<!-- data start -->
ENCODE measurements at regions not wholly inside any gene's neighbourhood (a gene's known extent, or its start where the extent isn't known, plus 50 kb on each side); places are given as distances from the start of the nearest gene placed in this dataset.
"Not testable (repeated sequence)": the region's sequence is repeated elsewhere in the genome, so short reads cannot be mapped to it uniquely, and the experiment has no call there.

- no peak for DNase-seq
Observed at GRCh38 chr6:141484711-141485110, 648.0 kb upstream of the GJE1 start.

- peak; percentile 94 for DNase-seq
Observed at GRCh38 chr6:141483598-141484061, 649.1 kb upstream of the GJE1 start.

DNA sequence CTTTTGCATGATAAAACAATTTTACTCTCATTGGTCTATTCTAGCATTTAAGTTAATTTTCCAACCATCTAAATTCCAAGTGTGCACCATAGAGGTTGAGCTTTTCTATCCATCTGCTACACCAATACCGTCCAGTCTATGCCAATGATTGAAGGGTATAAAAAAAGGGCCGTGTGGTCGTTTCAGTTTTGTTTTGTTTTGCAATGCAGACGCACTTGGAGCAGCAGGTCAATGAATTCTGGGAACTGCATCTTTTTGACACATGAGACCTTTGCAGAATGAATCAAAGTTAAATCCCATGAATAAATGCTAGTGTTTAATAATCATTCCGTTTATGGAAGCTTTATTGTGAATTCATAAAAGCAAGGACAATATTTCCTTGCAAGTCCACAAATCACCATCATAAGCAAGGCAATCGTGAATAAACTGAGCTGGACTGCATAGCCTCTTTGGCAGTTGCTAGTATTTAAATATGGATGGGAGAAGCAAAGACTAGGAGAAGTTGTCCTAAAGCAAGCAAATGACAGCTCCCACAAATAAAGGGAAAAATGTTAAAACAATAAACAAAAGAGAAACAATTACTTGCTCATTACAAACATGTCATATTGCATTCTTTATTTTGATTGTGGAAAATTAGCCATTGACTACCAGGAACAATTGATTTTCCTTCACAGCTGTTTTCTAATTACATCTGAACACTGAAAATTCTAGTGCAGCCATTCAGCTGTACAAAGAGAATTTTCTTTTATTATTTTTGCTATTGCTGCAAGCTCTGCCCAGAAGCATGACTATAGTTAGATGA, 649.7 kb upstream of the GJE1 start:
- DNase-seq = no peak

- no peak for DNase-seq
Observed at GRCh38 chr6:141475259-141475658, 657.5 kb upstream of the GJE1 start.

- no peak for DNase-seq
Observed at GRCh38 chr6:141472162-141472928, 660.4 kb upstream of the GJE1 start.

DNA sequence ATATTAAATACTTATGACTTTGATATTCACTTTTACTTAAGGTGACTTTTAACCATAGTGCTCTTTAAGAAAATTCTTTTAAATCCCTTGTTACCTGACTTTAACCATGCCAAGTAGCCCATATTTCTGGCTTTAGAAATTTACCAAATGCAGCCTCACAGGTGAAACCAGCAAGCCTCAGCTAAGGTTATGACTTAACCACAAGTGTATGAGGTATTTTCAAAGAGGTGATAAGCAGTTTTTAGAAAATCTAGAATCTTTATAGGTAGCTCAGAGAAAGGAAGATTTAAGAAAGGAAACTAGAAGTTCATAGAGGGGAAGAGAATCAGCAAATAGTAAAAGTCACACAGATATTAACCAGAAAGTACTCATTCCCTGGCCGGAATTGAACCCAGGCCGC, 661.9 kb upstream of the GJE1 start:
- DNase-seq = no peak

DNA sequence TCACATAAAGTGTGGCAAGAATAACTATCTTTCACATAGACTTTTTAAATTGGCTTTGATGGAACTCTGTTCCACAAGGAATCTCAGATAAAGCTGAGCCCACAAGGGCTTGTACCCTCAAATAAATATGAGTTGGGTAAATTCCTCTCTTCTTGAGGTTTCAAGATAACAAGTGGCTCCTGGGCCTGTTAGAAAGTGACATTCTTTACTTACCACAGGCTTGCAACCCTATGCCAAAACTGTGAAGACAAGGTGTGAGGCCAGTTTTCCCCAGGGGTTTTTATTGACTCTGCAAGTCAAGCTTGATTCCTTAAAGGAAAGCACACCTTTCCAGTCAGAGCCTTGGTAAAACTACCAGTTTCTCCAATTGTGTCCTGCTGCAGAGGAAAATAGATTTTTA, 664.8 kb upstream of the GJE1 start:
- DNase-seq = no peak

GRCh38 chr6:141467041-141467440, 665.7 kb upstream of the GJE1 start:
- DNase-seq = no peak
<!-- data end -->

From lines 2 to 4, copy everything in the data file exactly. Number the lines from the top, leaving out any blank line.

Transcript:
"Not testable (repeated sequence)": the region's sequence is repeated elsewhere in the genome, so short reads cannot be mapped to it uniquely, and the experiment has no call there.

- no peak for DNase-seq
Observed at GRCh38 chr6:141484711-141485110, 648.0 kb upstream of the GJE1 start.